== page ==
When David Leask reflects on the reasoning behind his latest release, “6/8 feels like a musical home to me, a signature of time, a sense of place” he sounds like a man at peace with his surroundings and the creative process. It’s hardly surprising then that the six songs on this fantastic EP are so impressive, even if the initial idea seems a little off-kilter. Six songs recorded in a 6/8 time signature might sound a little strange until you realise the great range that 6/8 allows, especially when coupled with superior tunes. If you’re wondering about 6/8 then think of it as a variation on a waltz—a lilt if you will—and you’ve got the idea. Many of your favourite songs will have been written in this time signature, trust me we’re not talking weird Frank Zappa approved strangeness here.
To get the songs just right Leask recorded in a range of locations with stops in Montreal, Toronto, Nashville and Muscle Shoals utilising eleven different studios and ten sound engineers as he and co-producer/guitarist Justin Abedin perfected each song on the EP. The record was then mixed by Chad Carlson and mastered by Peter Moore (Bob Dylan) both Grammy Award winners with impressive results as you would expect.
‘Indescribable’ opens proceedings and finds a tongue-tied Leask at his most romantic with Abedin’s smart lead guitar fills adding colour. ‘Red Balloon’ a co-write with Alec Steinwall follows and Leask, Scottish by birth but now resident in Canada, embraces his Celtic roots and perfectly captures the melancholy of a 6/8 tune as we follow Amy through the events of her life. Leask beautifully conveys just how important even the most insignificant event can be to us at the time; from losing a balloon as a child to divorce and the loss of a loved one. Rob Ickes’ Dobro; Loretta Reid's flute, whistle and concertina and Doug Romanow’s accordion further enhance storytelling that is sure to resonate with many listeners. ‘Caught in the Tide’ finds a couple at the crossroads of their relationship but I’m hopeful those rising guitars are emphasising the chance of a positive outcome.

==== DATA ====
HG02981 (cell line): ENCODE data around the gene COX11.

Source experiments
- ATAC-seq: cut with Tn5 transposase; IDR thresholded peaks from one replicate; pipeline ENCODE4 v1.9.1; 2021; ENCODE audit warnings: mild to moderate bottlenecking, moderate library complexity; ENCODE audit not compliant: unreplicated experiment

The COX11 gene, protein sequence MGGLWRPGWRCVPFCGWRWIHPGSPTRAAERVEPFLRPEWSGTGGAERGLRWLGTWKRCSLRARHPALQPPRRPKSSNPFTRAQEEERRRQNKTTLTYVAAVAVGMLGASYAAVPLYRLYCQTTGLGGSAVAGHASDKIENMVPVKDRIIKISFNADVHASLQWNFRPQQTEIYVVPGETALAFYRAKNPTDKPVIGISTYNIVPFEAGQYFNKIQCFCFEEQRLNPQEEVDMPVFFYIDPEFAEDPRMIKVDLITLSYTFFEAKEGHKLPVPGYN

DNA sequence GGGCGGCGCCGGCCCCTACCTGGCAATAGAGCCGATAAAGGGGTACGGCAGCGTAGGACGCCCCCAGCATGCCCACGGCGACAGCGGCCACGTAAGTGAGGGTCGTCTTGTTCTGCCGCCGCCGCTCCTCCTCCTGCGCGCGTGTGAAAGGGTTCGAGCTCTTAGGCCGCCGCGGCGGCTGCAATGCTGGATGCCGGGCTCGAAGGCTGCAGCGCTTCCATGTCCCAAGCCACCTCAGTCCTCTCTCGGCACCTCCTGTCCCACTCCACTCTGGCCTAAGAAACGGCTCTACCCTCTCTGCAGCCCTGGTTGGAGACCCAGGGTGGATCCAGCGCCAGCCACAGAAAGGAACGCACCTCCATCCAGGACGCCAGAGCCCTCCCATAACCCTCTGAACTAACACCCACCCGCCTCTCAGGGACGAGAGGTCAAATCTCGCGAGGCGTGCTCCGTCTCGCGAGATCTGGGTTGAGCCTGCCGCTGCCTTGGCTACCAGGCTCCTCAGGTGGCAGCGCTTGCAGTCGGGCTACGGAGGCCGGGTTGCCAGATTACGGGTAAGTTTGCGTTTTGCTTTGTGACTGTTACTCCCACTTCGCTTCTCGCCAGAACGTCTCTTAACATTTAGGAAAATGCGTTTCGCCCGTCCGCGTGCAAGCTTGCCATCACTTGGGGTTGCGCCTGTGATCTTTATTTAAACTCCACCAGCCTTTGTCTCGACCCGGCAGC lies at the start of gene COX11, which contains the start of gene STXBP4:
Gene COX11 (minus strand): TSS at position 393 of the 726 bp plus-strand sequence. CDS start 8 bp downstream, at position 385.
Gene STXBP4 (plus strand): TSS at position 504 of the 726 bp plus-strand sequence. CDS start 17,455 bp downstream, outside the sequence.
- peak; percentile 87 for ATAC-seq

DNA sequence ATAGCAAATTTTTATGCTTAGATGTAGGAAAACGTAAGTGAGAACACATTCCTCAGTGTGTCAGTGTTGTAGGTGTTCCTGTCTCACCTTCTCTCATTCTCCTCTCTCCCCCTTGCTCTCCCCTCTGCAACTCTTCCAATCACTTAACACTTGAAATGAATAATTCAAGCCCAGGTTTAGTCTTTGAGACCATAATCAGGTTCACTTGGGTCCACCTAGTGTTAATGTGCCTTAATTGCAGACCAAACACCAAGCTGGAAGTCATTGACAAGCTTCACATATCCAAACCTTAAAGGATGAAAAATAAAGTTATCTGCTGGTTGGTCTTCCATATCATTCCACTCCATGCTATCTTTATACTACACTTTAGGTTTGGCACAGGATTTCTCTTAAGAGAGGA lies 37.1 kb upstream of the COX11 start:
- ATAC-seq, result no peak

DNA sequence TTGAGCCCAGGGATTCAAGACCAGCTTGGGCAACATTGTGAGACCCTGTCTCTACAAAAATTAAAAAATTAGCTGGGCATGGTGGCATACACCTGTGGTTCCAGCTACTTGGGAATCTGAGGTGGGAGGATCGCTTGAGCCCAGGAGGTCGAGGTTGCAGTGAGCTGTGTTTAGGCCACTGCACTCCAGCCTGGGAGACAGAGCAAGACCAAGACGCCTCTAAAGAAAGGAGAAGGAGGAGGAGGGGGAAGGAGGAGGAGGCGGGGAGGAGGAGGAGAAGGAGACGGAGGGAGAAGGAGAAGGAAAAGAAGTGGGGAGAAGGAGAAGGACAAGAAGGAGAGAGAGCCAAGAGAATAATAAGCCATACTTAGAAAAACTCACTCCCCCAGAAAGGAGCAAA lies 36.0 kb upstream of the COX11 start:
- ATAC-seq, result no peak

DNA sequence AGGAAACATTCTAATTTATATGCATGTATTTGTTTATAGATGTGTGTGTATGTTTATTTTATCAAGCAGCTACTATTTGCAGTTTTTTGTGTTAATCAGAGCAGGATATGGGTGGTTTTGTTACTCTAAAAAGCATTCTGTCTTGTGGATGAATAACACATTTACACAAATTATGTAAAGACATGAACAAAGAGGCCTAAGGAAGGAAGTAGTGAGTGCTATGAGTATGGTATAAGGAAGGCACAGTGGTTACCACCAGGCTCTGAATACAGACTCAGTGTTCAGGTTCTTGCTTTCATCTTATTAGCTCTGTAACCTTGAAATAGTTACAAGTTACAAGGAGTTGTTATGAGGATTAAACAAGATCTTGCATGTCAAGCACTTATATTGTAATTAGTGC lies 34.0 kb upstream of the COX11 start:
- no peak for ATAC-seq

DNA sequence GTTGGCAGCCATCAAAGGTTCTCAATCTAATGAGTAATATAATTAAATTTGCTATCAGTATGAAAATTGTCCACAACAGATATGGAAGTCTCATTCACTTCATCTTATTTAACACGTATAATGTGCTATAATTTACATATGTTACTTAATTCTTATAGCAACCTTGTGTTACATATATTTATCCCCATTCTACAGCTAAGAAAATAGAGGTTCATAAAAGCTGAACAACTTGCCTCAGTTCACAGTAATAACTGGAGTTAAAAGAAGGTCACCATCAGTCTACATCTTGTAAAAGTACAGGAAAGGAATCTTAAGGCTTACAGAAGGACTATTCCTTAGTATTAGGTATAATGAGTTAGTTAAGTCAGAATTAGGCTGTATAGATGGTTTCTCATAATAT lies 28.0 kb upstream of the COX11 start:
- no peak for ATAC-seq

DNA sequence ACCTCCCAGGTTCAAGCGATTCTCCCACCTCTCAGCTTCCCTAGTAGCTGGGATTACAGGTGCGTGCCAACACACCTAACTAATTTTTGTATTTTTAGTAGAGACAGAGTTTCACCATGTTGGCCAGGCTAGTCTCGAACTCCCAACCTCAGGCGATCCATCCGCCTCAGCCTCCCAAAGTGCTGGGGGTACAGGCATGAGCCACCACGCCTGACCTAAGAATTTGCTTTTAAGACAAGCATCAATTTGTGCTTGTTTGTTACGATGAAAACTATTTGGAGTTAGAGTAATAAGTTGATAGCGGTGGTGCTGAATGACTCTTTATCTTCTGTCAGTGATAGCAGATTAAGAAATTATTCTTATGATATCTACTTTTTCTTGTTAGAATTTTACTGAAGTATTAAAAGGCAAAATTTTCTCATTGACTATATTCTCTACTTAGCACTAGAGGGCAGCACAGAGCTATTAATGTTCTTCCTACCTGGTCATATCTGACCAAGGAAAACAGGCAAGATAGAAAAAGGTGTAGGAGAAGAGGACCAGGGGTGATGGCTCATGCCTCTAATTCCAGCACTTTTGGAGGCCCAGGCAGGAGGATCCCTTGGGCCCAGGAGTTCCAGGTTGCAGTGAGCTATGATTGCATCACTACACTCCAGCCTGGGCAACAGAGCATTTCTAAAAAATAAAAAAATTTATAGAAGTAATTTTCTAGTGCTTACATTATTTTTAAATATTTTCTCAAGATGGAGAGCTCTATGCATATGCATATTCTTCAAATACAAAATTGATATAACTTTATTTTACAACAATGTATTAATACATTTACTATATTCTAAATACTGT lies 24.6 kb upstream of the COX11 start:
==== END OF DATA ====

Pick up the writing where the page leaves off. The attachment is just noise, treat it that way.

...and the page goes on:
The piano ballad ‘When You Think No One Loves You’ sounds both sparse yet remarkably full due to Jonathan Goldsmith adding deft touches of B3 organ to his piano lines while Quisha Wint’s superb backing vocals sound like a full gospel choir. ’Can’t Make It Back Home’ is another gem that reminds me of Billy Joel circa ‘The Nylon Curtain’. Dealing with the issue of returning from conflict and PTSD ‘Can’t Make It Back Home’ finds Leask in fine vocal form while that gentle, syncopated electric guitar part lurking underneath blends beautifully with Kevin Fox’s cello. The album concludes with ‘Between Him & Me’ a rousing look at the relationship we have with whichever faith we follow.
‘Six in 6/8’ does more in 20+ minutes than many albums do in 60. Expertly produced and performed by a first-rate selection of musicians this is a terrific record full to the brim with fantastic songs. This one has been out for a little while but it really is well worth your time to track it down.